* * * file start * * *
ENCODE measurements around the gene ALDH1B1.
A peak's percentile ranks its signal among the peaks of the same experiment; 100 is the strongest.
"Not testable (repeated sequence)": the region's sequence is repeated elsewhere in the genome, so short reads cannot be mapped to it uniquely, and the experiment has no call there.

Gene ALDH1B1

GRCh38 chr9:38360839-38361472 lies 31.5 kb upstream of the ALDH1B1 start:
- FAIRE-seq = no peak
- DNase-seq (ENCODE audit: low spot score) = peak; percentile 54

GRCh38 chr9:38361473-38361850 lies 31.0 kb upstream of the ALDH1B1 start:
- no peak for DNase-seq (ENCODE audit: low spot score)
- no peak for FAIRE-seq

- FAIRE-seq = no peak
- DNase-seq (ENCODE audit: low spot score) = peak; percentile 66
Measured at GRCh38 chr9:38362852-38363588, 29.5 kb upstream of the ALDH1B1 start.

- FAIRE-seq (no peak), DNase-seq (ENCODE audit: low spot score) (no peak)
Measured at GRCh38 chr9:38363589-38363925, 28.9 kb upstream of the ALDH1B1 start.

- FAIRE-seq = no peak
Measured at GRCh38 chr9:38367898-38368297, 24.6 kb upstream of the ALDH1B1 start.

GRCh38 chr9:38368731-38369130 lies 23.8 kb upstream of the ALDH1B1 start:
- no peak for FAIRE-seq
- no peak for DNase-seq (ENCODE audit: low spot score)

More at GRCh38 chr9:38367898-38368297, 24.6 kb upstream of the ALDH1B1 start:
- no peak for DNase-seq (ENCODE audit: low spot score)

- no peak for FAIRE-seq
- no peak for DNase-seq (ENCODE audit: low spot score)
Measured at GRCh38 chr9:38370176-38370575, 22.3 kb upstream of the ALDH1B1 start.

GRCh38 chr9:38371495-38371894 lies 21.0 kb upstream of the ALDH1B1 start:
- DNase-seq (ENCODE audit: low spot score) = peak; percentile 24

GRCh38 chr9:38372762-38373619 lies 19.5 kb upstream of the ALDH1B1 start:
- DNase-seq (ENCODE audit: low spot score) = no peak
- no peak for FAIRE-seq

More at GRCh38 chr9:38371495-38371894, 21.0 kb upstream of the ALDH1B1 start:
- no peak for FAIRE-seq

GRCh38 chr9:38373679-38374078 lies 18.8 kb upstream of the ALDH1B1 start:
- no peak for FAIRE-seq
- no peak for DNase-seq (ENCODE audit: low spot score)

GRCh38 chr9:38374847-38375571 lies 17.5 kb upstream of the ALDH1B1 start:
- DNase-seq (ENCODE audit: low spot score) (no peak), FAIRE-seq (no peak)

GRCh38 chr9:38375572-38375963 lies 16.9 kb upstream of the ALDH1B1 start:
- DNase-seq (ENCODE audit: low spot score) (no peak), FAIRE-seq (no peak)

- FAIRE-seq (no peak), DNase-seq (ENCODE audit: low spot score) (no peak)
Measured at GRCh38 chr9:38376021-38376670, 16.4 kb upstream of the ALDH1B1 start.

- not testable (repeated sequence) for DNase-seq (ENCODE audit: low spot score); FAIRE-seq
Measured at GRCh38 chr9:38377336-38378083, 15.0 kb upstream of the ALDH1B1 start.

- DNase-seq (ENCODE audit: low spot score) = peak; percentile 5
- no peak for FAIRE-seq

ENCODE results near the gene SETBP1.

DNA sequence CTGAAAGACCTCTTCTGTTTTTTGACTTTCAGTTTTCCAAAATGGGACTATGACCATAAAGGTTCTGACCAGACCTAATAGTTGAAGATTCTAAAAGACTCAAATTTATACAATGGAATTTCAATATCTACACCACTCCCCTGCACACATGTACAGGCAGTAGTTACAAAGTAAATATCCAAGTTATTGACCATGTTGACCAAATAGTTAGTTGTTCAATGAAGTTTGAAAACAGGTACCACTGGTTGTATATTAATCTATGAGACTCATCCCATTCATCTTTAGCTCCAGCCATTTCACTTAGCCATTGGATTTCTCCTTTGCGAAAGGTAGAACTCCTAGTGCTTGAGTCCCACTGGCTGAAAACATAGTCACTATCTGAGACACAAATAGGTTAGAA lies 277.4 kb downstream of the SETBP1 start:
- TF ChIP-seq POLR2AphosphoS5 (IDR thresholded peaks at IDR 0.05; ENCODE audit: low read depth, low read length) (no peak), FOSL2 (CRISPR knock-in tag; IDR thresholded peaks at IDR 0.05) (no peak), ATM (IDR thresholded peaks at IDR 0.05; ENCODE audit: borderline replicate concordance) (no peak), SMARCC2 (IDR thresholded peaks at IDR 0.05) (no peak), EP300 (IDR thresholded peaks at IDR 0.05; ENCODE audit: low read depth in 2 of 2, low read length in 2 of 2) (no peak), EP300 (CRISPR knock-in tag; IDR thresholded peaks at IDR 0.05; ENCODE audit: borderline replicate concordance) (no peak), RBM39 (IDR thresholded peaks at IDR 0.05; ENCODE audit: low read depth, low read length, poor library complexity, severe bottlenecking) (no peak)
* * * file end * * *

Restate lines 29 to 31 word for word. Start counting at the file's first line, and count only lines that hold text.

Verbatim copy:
- DNase-seq (ENCODE audit: low spot score) = no peak
- no peak for FAIRE-seq

More at GRCh38 chr9:38371495-38371894, 21.0 kb upstream of the ALDH1B1 start: